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Sasakawa Africa Association joins efforts with IITA to promote economically sustainable cassava seed system

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Sasakawa Africa Association (SAA) has signed a memorandum of understanding with the International Institute of Tropical Agriculture (IITA) to support cassava seed systems across Africa.

The MoU, which is in the framework of the project named Building and Economically Sustainable Cassava Seed System, Phase II (BASICS-II), will allow SAA to establish and incubate cassava seed entrepreneurs in Benue and Nasarawa states.

This partnership will create at least 100 cassava seed entrepreneurs that will make a decent living from the sales of cassava stems, and they will form the foundation of a cassava revolution in Nigeria, says Dr. Godwin Atser, Country Director for SAA, today.

Although Nigeria is the largest producer of cassava, the country is yet to maximally exploit the benefits of the ‘rambo crop’ due to low productivity caused primarily by poor planting materials (seeds) that are often diseased.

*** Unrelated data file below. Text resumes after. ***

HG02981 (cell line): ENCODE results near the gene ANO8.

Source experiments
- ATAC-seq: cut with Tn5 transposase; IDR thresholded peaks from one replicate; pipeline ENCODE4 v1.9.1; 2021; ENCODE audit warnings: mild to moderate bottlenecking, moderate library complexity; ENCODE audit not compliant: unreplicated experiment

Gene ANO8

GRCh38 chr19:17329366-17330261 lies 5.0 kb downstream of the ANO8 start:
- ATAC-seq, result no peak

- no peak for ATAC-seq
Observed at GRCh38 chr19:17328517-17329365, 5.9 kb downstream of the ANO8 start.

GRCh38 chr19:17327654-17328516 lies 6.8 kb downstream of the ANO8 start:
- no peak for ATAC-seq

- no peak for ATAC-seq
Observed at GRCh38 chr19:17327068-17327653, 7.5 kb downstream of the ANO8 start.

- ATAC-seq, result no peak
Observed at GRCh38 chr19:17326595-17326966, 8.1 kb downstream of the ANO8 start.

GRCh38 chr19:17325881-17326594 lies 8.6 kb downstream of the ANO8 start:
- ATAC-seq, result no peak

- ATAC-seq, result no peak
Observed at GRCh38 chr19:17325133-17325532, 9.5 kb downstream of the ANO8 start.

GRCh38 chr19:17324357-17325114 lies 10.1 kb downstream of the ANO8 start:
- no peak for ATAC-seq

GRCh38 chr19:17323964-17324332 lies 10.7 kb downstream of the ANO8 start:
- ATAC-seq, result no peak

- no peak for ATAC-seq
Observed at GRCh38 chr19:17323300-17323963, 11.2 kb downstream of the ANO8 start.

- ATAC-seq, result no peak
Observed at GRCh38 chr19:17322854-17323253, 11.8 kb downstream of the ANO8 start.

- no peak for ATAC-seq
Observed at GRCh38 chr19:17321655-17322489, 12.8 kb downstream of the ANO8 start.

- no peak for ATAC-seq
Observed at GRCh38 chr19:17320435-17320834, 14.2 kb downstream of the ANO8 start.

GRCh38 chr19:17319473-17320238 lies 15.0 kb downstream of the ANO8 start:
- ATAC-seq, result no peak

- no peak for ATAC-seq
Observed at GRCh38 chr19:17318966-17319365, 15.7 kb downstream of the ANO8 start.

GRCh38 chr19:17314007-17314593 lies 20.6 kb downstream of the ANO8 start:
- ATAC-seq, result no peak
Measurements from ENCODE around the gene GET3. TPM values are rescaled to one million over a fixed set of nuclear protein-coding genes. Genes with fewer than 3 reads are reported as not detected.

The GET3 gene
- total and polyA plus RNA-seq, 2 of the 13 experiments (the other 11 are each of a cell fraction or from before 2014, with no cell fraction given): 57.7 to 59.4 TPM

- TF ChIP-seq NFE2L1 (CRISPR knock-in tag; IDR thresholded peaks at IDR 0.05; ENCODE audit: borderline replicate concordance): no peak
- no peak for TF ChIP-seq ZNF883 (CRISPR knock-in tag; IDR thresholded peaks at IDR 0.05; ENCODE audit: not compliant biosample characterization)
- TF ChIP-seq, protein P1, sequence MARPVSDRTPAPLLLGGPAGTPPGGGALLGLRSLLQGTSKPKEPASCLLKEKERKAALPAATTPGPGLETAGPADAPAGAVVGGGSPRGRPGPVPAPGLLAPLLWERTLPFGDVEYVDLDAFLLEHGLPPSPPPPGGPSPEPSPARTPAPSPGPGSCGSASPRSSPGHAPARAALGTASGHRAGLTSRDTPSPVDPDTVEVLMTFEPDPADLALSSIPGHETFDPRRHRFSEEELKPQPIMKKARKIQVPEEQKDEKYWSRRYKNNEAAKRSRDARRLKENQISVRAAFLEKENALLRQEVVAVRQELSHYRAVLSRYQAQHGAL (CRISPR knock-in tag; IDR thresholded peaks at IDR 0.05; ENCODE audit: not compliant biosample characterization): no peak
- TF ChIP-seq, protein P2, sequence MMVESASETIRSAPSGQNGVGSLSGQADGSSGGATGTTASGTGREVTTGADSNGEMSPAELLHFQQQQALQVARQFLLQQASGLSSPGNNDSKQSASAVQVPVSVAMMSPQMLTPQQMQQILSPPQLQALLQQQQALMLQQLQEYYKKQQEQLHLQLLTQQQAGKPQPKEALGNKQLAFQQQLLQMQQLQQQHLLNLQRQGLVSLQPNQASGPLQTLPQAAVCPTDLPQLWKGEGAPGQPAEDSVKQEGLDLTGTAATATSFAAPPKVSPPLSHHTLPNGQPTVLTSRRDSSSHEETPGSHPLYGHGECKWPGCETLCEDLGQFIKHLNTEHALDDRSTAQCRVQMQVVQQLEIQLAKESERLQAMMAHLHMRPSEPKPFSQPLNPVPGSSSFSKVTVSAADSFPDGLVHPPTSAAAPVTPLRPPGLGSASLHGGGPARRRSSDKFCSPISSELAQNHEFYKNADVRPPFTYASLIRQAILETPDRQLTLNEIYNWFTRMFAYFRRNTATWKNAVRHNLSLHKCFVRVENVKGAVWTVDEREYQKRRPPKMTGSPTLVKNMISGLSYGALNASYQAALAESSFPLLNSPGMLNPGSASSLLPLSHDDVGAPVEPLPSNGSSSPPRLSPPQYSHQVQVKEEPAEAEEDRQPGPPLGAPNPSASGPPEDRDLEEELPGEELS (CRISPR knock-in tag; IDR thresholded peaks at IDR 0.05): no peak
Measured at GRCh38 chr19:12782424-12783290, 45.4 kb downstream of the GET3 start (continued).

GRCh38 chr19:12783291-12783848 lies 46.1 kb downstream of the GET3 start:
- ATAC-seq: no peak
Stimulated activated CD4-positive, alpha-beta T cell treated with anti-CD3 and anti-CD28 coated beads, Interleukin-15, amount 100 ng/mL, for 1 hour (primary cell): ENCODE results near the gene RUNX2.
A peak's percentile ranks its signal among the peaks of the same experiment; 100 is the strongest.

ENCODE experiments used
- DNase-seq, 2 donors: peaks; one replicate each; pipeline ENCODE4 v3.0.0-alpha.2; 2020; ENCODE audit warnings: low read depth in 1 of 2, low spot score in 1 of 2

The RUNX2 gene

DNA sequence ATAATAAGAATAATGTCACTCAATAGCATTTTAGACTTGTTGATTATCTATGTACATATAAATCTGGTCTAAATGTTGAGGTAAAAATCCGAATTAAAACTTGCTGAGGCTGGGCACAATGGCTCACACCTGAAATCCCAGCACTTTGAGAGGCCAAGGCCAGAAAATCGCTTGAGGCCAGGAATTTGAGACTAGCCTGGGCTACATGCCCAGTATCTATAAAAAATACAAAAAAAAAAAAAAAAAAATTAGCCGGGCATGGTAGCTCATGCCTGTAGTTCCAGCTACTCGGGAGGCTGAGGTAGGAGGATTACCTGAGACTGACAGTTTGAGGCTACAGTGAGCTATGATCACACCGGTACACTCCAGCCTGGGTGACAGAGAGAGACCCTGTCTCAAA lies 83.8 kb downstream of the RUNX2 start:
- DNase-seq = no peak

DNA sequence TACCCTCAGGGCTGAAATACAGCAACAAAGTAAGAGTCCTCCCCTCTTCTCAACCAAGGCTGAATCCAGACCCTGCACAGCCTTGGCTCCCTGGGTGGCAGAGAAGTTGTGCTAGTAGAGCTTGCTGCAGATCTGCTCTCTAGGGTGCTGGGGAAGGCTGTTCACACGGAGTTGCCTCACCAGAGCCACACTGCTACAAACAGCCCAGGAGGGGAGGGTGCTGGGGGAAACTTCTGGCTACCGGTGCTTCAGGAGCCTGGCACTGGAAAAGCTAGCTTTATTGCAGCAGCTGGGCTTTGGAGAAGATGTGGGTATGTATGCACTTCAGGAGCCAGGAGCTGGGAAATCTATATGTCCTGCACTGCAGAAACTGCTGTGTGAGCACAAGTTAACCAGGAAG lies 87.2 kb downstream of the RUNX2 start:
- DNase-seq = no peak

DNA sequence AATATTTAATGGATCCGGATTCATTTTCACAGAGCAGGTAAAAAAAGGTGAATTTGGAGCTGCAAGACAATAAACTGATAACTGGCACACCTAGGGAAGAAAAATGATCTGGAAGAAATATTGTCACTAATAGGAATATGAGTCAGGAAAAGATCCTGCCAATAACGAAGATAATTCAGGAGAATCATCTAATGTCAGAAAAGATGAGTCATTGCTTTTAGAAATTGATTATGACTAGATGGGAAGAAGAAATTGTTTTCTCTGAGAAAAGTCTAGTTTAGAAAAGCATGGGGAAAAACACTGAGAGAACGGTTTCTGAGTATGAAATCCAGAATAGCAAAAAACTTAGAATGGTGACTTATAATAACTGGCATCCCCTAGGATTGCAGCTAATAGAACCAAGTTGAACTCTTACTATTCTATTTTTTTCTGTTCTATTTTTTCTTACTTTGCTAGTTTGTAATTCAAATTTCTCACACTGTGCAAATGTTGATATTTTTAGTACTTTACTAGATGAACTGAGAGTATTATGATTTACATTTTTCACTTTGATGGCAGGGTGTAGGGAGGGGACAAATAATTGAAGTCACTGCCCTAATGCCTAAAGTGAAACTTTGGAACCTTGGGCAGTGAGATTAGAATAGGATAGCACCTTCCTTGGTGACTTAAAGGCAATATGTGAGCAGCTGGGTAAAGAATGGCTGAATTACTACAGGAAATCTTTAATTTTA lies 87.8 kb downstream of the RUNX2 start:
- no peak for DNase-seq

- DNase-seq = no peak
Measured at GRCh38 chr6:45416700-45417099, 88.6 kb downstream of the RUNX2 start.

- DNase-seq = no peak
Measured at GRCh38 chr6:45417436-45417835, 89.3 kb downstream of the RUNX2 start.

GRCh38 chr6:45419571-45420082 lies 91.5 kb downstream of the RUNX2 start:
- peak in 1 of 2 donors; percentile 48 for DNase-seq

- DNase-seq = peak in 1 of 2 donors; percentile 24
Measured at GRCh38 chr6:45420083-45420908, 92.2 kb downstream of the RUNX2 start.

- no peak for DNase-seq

According to official data, the average cassava yield in Nigeria is below 10 tons per ha, as opposed to Thailand, with more than 20 tons per ha, where the cassava seed system is much more advanced. This trend has limited the competitiveness of Nigerian farmers and their ability to tap into the export market.

However, using the BASICS-II approach, which emphasises the use of improved-certified cassava seeds, farmers can more than double their yield, says Prof. Lateef Sanni, Project Leader of BASICS-II.

“We are excited to partner with SAA in this project, as they will bring to the table their expertise in agricultural extension delivery and help us scale the BASICS Model to new geographies,” Prof. Sanni added.

Limited access to quality seeds and propagation materials for well-adapted varieties hinders efforts to transform cassava systems. As a result, African farmers plant old, often diseased stems. On the flip side, breeders have developed a suite of improved varieties but have struggled to deliver to farmers stems that serve as seeds. Governments and NGOs have occasionally launched campaigns to multiply and distribute cassava stems, but these efforts have been sporadic, unreliable, and unsustainable.

In the last four years, the BASICS-II project demonstrated that the use of improved cassava stems can change the narrative of low yield per hectare and provide multiple streams of income for farmers as they trade stems and roots all together. Besides, the seed system creates jobs (commercial seed entrepreneurs) and wealth across the value chain.

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